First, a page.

Y : Was the school and course design model that B Seminar referred to in Japan at the time?
K : I don't think he used anything in Japan as a reference. From around 1957, my father studied at the Art Institute of Fine Art in San Francisco, where the principal was starting a new type of art education. I think that became a base for him to explore the future of art education.

The student riots at Berkeley happened just after my father returned, but San Francisco itself was on the eve of a democratic movement, and interesting artists were starting to appear. So I think my father was really influenced by that overall atmosphere.

Another reason for starting the B-seminar was the student conflict in Japan. This is because Tama Art University's school building is located in Kaminoge, near Yokohama, and there was an incident where Yoshishige Saito, who was teaching there at the time, was kicked out of the school because he would side with students during student disputes. .
Since schools were not functioning at all, students were taking seminars in various places on their own, and it seems that there was a trend where they met people like my father.

Therefore, it seems that many of the people who participated in the first A seminar (Yoshishige Saito's contemporary art seminar) were students of Mr. Saito, who had graduated from Tama Art University.
They were people like Koshimizu Susumu, Yoshida Katsuro, Suga Kishio, and Kobayashi Hakudo, and Sekine Nobuo was also in their circle, so he is listed as one of the early lecturers.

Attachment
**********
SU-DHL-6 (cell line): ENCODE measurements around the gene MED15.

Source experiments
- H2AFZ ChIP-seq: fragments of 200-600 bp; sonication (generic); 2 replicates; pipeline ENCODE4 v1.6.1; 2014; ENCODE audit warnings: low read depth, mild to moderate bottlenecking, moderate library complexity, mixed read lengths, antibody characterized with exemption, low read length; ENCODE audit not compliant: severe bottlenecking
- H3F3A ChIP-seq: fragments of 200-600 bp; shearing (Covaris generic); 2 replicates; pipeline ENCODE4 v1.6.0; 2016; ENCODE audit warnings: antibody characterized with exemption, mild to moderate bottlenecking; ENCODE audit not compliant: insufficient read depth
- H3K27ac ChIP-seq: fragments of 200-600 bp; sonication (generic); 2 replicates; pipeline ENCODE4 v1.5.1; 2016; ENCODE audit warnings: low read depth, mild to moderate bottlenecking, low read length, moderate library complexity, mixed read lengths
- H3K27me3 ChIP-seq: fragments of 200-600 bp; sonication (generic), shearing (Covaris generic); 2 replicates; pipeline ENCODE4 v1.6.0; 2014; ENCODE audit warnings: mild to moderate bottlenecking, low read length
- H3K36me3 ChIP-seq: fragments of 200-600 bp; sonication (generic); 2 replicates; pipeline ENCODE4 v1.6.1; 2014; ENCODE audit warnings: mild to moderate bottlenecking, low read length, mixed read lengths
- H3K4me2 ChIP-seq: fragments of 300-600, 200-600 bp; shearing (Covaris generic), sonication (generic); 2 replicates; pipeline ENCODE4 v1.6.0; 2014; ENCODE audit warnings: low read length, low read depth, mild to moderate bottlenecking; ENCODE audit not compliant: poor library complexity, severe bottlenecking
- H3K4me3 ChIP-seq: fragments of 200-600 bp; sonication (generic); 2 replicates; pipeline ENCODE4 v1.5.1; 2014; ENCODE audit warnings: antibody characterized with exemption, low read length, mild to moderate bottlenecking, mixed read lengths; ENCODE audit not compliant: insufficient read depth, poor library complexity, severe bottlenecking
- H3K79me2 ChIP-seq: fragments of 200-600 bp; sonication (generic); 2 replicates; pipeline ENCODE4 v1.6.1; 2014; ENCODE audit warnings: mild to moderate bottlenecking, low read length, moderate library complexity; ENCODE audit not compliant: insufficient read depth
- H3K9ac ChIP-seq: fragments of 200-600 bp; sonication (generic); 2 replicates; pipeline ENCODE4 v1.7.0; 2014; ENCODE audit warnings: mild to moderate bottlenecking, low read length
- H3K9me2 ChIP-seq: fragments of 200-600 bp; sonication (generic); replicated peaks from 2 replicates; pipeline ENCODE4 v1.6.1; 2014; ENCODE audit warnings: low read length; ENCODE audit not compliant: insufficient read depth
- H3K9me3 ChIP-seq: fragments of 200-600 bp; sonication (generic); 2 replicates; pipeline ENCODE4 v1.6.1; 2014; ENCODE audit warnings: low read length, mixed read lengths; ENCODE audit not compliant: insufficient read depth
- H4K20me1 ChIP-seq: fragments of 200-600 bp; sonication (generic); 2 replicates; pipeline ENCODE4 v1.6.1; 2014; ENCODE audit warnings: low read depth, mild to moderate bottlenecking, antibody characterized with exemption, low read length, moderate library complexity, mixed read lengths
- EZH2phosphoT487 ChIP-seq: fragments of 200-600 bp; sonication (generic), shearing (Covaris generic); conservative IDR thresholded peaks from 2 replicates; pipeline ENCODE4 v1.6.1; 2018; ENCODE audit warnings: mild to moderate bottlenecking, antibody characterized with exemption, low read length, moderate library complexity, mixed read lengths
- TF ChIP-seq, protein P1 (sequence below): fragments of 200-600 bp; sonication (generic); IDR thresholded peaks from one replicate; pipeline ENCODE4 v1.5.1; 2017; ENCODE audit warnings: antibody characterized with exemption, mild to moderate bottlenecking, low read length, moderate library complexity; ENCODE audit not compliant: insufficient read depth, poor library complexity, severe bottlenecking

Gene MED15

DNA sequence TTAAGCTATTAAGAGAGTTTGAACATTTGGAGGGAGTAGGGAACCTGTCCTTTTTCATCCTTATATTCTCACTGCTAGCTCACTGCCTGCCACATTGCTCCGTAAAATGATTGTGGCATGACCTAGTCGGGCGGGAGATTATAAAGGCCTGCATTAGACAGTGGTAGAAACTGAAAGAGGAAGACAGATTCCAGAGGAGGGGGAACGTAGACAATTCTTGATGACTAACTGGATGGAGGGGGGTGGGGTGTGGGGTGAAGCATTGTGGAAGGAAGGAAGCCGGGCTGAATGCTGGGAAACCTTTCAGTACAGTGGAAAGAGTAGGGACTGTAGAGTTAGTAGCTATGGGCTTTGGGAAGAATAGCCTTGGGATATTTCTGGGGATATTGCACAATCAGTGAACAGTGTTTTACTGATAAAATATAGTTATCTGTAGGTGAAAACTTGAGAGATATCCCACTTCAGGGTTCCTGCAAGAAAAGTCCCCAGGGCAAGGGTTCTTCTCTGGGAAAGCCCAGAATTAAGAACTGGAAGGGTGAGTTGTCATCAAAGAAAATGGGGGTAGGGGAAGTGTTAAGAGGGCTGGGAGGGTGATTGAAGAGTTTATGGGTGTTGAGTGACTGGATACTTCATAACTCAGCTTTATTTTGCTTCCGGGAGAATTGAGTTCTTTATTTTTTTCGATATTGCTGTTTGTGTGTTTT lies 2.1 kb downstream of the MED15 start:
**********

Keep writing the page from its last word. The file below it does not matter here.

Y : I learned about the existence of B-seminar while studying contemporary art. I didn't know much about the educational program, but I had an image of it as a legendary place. I was surprised that so many members were involved.
Mr. Kobayashi, when did you start getting involved with B seminar?


K : I started getting involved properly when I was around 16 years old. Around that time, I took a leave of absence from school, and during that time I thought, ``If I have some free time, why don't I help?'' and started helping out.
At the same time as I took a leave of absence from school, I was also thinking about specializing in art, and that's when I started getting involved in earnest with the artists who came to my B seminar.
Y : Okazaki Kenjiro and Haraguchi Noriyuki were already active writers back then.
K : Mr. Okazaki first participated as a student, so it wasn't from the beginning. I have no recollection of Mr. Okazaki when he was a student. Mr. Okazaki seems to have some memories, and I heard later that he once took care of me for a day.
Y : That's great! ! I think it was Hakudo Kobayashi's class, and it seems like there were quite a few classes that used videos.
K : Video was used in classes from a very early stage. Open reel video portapaks were used. When Kobayashi, Hiroya Hori, and Morihiro Wada started making video works, they were invited as guests and lecturers quite soon after, so I think they were using videos in classes from 1974-75.

It seems that everyone around there was influenced by Michael Goldberg, who is from Canada.

Y : Video Portapack was introduced to Japan in 1972, so it's really early. Was there a community or interaction between writers?

K : I think it depends on the era, but while there may have been little vertical connection, there may have been some horizontal connection.
It was run on a cram school-like scale, with 40 to 50 students a year.
1975 From Noriyuki Haraguchi Seminar ©B-seni Learning System